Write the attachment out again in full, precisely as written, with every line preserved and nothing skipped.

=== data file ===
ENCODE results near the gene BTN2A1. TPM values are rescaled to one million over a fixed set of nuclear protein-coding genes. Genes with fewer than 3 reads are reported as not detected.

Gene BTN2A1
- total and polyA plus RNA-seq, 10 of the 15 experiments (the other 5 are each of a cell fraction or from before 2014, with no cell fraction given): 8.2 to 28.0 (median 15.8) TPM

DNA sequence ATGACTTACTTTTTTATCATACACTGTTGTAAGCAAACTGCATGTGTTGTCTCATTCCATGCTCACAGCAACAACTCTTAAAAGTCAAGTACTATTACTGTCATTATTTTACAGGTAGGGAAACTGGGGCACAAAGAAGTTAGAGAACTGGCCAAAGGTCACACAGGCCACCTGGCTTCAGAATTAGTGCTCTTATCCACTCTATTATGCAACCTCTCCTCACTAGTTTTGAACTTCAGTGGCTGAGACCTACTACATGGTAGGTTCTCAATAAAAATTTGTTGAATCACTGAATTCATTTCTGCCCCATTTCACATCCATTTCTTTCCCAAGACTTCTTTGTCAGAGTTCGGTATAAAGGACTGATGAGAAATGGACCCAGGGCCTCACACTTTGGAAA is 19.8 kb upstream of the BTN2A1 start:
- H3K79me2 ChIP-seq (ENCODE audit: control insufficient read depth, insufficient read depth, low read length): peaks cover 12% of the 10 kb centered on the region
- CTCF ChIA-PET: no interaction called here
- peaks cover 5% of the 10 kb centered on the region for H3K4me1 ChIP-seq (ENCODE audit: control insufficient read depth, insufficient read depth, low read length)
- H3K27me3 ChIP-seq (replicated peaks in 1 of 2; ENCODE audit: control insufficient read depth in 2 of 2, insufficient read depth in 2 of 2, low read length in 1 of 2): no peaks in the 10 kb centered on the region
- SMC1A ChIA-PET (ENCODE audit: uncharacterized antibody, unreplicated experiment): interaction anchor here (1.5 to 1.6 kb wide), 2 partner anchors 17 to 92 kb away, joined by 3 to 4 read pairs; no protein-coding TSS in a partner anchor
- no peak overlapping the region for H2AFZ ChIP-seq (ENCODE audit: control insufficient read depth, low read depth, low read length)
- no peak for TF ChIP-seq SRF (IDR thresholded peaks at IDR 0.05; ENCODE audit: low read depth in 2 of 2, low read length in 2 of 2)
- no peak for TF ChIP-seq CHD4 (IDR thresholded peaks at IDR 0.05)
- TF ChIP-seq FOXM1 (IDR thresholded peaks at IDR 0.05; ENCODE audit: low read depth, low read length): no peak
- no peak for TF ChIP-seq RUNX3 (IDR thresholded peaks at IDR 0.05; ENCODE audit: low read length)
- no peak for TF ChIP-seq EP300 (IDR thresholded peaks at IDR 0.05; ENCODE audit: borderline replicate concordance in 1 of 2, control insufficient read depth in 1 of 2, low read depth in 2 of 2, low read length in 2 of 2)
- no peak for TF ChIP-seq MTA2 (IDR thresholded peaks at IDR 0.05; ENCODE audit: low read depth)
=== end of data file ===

ENCODE results near the gene BTN2A1. TPM values are rescaled to one million over a fixed set of nuclear protein-coding genes. Genes with fewer than 3 reads are reported as not detected.

Gene BTN2A1
- total and polyA plus RNA-seq, 10 of the 15 experiments (the other 5 are each of a cell fraction or from before 2014, with no cell fraction given): 8.2 to 28.0 (median 15.8) TPM

DNA sequence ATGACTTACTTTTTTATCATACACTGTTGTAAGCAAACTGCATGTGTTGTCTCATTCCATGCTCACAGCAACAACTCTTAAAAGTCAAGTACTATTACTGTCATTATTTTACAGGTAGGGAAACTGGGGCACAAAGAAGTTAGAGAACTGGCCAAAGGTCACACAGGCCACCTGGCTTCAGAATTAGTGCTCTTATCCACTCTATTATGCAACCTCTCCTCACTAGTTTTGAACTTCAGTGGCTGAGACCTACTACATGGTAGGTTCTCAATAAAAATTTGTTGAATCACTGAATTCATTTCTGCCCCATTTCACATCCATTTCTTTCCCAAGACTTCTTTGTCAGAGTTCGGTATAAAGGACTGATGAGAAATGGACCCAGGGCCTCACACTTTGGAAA is 19.8 kb upstream of the BTN2A1 start:
- H3K79me2 ChIP-seq (ENCODE audit: control insufficient read depth, insufficient read depth, low read length): peaks cover 12% of the 10 kb centered on the region
- CTCF ChIA-PET: no interaction called here
- peaks cover 5% of the 10 kb centered on the region for H3K4me1 ChIP-seq (ENCODE audit: control insufficient read depth, insufficient read depth, low read length)
- H3K27me3 ChIP-seq (replicated peaks in 1 of 2; ENCODE audit: control insufficient read depth in 2 of 2, insufficient read depth in 2 of 2, low read length in 1 of 2): no peaks in the 10 kb centered on the region
- SMC1A ChIA-PET (ENCODE audit: uncharacterized antibody, unreplicated experiment): interaction anchor here (1.5 to 1.6 kb wide), 2 partner anchors 17 to 92 kb away, joined by 3 to 4 read pairs; no protein-coding TSS in a partner anchor
- no peak overlapping the region for H2AFZ ChIP-seq (ENCODE audit: control insufficient read depth, low read depth, low read length)
- no peak for TF ChIP-seq SRF (IDR thresholded peaks at IDR 0.05; ENCODE audit: low read depth in 2 of 2, low read length in 2 of 2)
- no peak for TF ChIP-seq CHD4 (IDR thresholded peaks at IDR 0.05)
- TF ChIP-seq FOXM1 (IDR thresholded peaks at IDR 0.05; ENCODE audit: low read depth, low read length): no peak
- no peak for TF ChIP-seq RUNX3 (IDR thresholded peaks at IDR 0.05; ENCODE audit: low read length)
- no peak for TF ChIP-seq EP300 (IDR thresholded peaks at IDR 0.05; ENCODE audit: borderline replicate concordance in 1 of 2, control insufficient read depth in 1 of 2, low read depth in 2 of 2, low read length in 2 of 2)
- no peak for TF ChIP-seq MTA2 (IDR thresholded peaks at IDR 0.05; ENCODE audit: low read depth)